Biography

Without an audience a poet shrivels. Where once I had brother-poets and father-poets, girlfriends and creative writing tutors, now I have none of that, only the audience of the magazine which quite regularly publish individual poems of mine. Since 2019 I have had 12 published by Snakeskin, who like poems to be self-evident, demonstrative, intelligible and focussed. They do not (alas) like poems that delight in a wilful opacity, retain a meaning from the reader, employ encryption, black magnets, code, Symbolism or mysticism. So I have to write for them, because they publish me, and thought I would re-publish the 12 I have done with them herein. About myself as an artist: I live at the foot of the oldest fell Black Combe and so technically should follow in the footsteps of local poet Norman Nicholson but unlike him have lived in many places, do not originate from the area, am not a local dialect poet and do not consider myself a Christian Conservative either - even though that was probably the way I was supposed to be brought up. I started writing when I was 5 and our family were on holiday in France and my two younger brothers started playing together without me and I needed something to do - and it was like a giant wind picked up my hand and started me writing. By the age of 7 my songs and poems were pretty good. I have been going strong ever since, and according to the editor of Snakeskin, my poetry has got even better of late. My father left behind some principles which I try to abide by in my writing - precepts if you like. A list runs as follows: 1. All writing is fiction. 2. It is rude to write of the living. 3. A writer has a right to a name otherwise an Exclusion of the Individual Machine can close ranks against you. 4. Literature can either have moral compass or sheer cleverness alone. 5. A standard of truthfulness should come before the need to sell a story. 6. “Why not?” is not a good reason for writing a poem. 7. You’re supposed to get the ball over the other’s guy’s head. 8. A poet is a translator of feelings. As I have stated, sticking to number 7 - getting the ball over the reader's head - is hard, especially when the only audience you have, the only magazine that publishes you, does not believe in Opacity, but in Saying. Nevertheless, to the discipline of getting published by Snakeskin I have applied myself, my skill-set, almost as a kind of therapy, but also - living here in semi-wilderness - like the guy in Heart of Darkness who still starches his shirts half way down the river (that snake leading into the unconscious.) I do not believe in poems about poetry. I do not believe first drafts have to be sacrosanct. I do not believe the voice in the poem is always the same as the name on the front. I do believe that Portability could be the enigmatic 'it' or X Factor that makes a poem work, where a lot of things converge, such as music preceding sense as an agent of understanding (as it does in the natural world), such as musicality aiding memorability too. Also unlike Norman Nicholson, I have mental health issues - and hear voices which I once thought of as Quavers, then as Syllabubbles, now as "Sonic Machinations." With voices one feels one is thrust into a co-imaginative, telepathic or even omnijective writing experiment - which does not lead to Freedom. Although I am the poet that coined the word "co-imagination" I do not believe co-imaginative writing leads to Freedom. Another thing you may like to know about me is that when I was a child I was the witness from The Lords And The New Creatures by Jim Morrison - was the guy that realised that acute 60's dream. It wasn't due to anything I did or did not do but happened because Jim Morrison wrote "a creature waits out the war" in The Lords And The New Creatures - and my father went and sold his international art dealing business at the fall of the Berlin Wall. So it made sense to art and politics and nature and poetry and history and music too that I became the witness - although it didn't make sense to me, having never heard of the doors at the time. It happened twice and was only the start of an epic story. So I feel endeared to writers like James Joyce (who also saw new creatures), Ted Hughes (who saw a monster in the river in childhood) and even Jim Morrison himself (who saw winged serpents in the desert on acid.) I also play guitar quite well although they come much better at guitar - and I don't play so much anymore. I am forty and that seems too old to really be prancing around like a newly mystical pop star in a vapid posture suited best for the rebellion of youth. On my laptop there are 1000's of recursive files, like something Nash from 'A Beautiful Mind' might get up to in his madness; and my quality-control is as a dodgy as my objective, editorial overview - so I have decided for now - as I write - to only posit the 12 poems I had relatively recently published by Snakeskin. Now I am going to go off and work on another poem - one about a buzzard. * Afternote: I have decided to actually posit the whole of a pamphlet I have submitted for Magma's pamphlet competition. It is called 'On Time' and contains 16 poems all of which you can find here for free!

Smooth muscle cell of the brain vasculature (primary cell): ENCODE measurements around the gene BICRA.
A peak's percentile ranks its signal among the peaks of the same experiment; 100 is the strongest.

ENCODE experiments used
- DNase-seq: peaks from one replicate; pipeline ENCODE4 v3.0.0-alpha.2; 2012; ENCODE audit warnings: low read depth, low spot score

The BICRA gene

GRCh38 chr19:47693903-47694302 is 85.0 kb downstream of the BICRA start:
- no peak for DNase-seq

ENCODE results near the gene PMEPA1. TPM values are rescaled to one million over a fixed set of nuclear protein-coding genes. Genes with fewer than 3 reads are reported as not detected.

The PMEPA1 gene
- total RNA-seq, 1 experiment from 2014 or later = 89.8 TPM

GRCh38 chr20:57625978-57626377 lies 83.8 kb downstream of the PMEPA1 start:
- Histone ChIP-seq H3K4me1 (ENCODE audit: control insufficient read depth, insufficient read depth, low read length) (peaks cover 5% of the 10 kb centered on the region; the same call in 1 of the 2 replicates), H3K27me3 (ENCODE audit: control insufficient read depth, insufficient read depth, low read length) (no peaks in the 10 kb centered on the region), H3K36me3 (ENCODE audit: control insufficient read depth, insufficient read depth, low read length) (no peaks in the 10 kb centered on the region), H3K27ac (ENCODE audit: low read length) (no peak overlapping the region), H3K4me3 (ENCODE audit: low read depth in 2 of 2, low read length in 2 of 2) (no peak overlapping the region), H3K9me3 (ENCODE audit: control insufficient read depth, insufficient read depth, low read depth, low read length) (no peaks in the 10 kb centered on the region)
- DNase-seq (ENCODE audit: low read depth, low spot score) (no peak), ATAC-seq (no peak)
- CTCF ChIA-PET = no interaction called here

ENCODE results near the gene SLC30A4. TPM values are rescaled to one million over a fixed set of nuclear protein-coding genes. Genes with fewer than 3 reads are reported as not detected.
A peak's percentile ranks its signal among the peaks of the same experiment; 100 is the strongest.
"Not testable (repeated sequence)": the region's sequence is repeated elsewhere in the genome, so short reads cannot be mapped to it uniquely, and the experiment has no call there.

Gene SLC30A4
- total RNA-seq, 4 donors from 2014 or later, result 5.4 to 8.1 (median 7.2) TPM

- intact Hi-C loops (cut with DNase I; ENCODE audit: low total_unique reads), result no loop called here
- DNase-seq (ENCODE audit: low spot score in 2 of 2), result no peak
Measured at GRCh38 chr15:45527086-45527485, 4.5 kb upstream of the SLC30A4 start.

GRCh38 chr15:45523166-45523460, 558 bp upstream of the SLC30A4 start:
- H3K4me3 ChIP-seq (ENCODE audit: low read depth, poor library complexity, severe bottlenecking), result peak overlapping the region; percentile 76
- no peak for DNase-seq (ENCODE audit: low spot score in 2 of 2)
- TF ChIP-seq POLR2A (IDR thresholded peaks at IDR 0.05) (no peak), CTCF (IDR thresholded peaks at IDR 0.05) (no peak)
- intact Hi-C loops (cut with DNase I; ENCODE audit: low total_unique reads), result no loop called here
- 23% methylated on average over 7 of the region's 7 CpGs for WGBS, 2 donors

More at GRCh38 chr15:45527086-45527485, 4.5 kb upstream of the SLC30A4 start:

Samples

THE EMOTIONAL CONDOM OF THE WORLD I heard we grew our great brains by eating meat and, needing to spread information about it, about farming, hunting, killing, eating things developed words for birds that sing with their wings... now, the pre-verbal, the thought-pattern, translated into words, via the mechanics of meaning, is diluted. Language is the emotional condom of the world, into which we are all so traumatically hurled. One day we may learn to eat language, but for now I’ll settle for the rump of the local farmer’s cow.

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Comments

<Deleted User> (28273)

Thu 28th Jan 2021 20:23

brother

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victoriavautaw@gmail.com

Tue 6th Oct 2020 02:49

Welcome John! I’m enjoying your poetry already. Write on! ~V